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Sherman, Roger (1721-1793) to Samuel Huntington

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Gilder Lehrman Collection #: GLC05282 Author/Creator: Sherman, Roger (1721-1793) Place Written: New York, New York Type: Autograph letter signed Date: 12 August 1790 Pagination: 2 p. ; 25.2 x 19.7 cm.

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Gilder Lehrman Collection #: GLC05282 Author/Creator: Sherman, Roger (1721-1793) Place Written: New York, New York Type: Autograph letter signed Date: 12 August 1790 Pagination: 2 p. ; 25.2 x 19.7 cm.

Summary of Content: Reports to the Governor of Connecticut about the actions of Congress in the most recent session. Encloses notes on the acts and laws passed (not present). Informs him of the provision for funding domestic debt and states that though both Houses agreed, it was not the favored decision of either. Remarks upon state debt, "The assumption of the State debts, will ease all the States of a burthen of direct taxation, and put the other branches of revenue under one direction." He also mentions the bills for defending the frontiers, regulating the Post Office, and ongoing negotiations with "about 30 Indian Chiefs from the Creek Tribes, now in this City, negociating a Treaty with the United States, which is nearly compleated, they appear to be well disposed for peace."

Background Information: Sherman was a member of the Continental Congress from Connecticut 1774-1781, and 1784; a signer of the Declaration of Independence; and a member of the United States Senate. Huntington was Governor ...of Connecticut 1786-1796.
Signer of the U.S. Constitution.
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Full Transcript: New York August 12th 1790
Sir
The Congress have this day adjourned to the first Monday in December next to meet at Philadelphia. The session has been long, and tedious for ...the members, tho' I hope a beneficial one for the public. I have enclosed a printed paper containing the titles of the several Acts and Laws that have been passed. This session some of them are of great magnitude & importance and required much time to accommodate them to the different interests of the Union, & opinions of the members.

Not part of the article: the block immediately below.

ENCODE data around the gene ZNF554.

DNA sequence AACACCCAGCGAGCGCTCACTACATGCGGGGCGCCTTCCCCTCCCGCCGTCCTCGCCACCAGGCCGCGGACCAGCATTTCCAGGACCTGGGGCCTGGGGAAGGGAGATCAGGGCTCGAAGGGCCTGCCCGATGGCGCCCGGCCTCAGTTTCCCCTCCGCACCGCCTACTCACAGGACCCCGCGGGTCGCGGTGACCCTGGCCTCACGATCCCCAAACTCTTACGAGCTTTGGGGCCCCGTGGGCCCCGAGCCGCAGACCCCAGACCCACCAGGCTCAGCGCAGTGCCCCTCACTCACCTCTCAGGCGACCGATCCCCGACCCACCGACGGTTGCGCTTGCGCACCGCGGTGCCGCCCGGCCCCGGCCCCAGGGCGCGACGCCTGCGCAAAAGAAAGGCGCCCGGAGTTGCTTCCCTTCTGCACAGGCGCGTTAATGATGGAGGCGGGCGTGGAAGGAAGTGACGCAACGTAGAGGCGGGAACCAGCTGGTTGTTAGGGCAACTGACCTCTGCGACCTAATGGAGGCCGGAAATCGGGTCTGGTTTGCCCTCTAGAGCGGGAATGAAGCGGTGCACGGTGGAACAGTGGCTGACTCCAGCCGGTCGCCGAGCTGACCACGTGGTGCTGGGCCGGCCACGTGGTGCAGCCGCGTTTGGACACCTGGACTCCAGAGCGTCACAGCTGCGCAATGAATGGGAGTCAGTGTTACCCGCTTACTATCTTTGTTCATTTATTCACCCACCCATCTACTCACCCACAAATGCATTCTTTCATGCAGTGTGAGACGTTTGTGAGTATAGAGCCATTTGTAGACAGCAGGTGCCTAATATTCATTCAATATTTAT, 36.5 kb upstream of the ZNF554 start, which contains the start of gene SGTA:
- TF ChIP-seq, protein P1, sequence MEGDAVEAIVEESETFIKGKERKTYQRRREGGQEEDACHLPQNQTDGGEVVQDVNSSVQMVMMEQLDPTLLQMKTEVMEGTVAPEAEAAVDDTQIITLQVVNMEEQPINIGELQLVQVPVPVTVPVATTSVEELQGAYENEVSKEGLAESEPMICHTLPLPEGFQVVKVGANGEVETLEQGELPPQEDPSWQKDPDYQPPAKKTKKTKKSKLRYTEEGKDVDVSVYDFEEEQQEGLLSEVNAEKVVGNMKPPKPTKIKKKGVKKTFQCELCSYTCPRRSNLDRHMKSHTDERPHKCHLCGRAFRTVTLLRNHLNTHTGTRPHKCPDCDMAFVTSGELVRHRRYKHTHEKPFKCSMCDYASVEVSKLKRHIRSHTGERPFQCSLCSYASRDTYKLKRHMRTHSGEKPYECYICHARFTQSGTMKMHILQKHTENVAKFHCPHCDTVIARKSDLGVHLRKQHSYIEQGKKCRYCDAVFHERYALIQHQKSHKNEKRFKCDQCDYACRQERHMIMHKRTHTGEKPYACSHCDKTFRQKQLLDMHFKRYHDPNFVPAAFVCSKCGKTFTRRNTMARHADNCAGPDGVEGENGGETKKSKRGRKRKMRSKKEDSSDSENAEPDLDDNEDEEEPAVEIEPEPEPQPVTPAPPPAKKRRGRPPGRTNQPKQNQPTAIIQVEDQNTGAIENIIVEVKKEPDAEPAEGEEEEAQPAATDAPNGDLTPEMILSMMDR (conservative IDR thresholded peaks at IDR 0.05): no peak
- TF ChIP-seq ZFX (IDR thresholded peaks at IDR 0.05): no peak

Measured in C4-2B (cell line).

I dont know how far the provision for funding the domestic debt, will be acceptable to the creditors, or the community. It was the only one that could be agreed on by the two Houses, tho' I believe the modification of it in all its parts is not perfectly agreeable to the mind of any member of either House.
The Interest on the several parts will be about equivalent to four per cent per annum on the whole.
If Interest on the whole had been fixed at one rate to commence at one time, it would have been more agreable to my mind.
The assumption of the State debts, will ease all the States of a burthen of direct taxation, and put the other branches of revenue under one direction.
The law for settling the accounts of the United States, [2] with the individual States, was an interesting subject which took up considerable time.
The provision for the defense of the frontiers, for regulating trade & intercourse with the Indians occasioned considerable debate; but I hope matters are so arranged as to prevent future troubles from those Savages.
A bill originated and passed near the close of the session for reducing the principal of the public debt, whether it originated from a view to personal conveniency or public good, I am not able to determine, it was but a short time under consideration, but did not meet my approbation. There are some matters unprovided for which it was supposed required another session at so early a period. To make a further provision for paying the interest on the State debts. And, for providing for the public defense by regulating the Militia, [inserted: Establishing a Land Office & other matters.] And the two Houses have not been able to agree this Session on a Law to establish & regulate the Post Office. There are about 30 Indian Chiefs from the Creek tribes, now in this City, negociating a Treaty with the United States, which is nearly compleated, they appear to be well disposed for peace.
The enclosed newspapers contain the evidence on which Baron Steuben's claim was founded. Your Excellency will be able to judge how well it is supported.
I have the honor to be with great
respect & esteem Your Excellency's
Obedient humble servant
Roger Sherman
His Excellency
Governor Huntington/
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People: Sherman, Roger, 1721-1793
Huntington, Samuel, 1731-1796

Historical Era: The New Nation, 1783-1815

Subjects: Government and CivicsLawDebtFinanceEconomicsAssumption of State DebtTaxes or TaxationMilitary HistoryFrontiers and ExplorationWestward ExpansionAmerican Indian HistoryDiplomacyTreatyPost OfficePeaceCongress

Sub Era: The Early Republic

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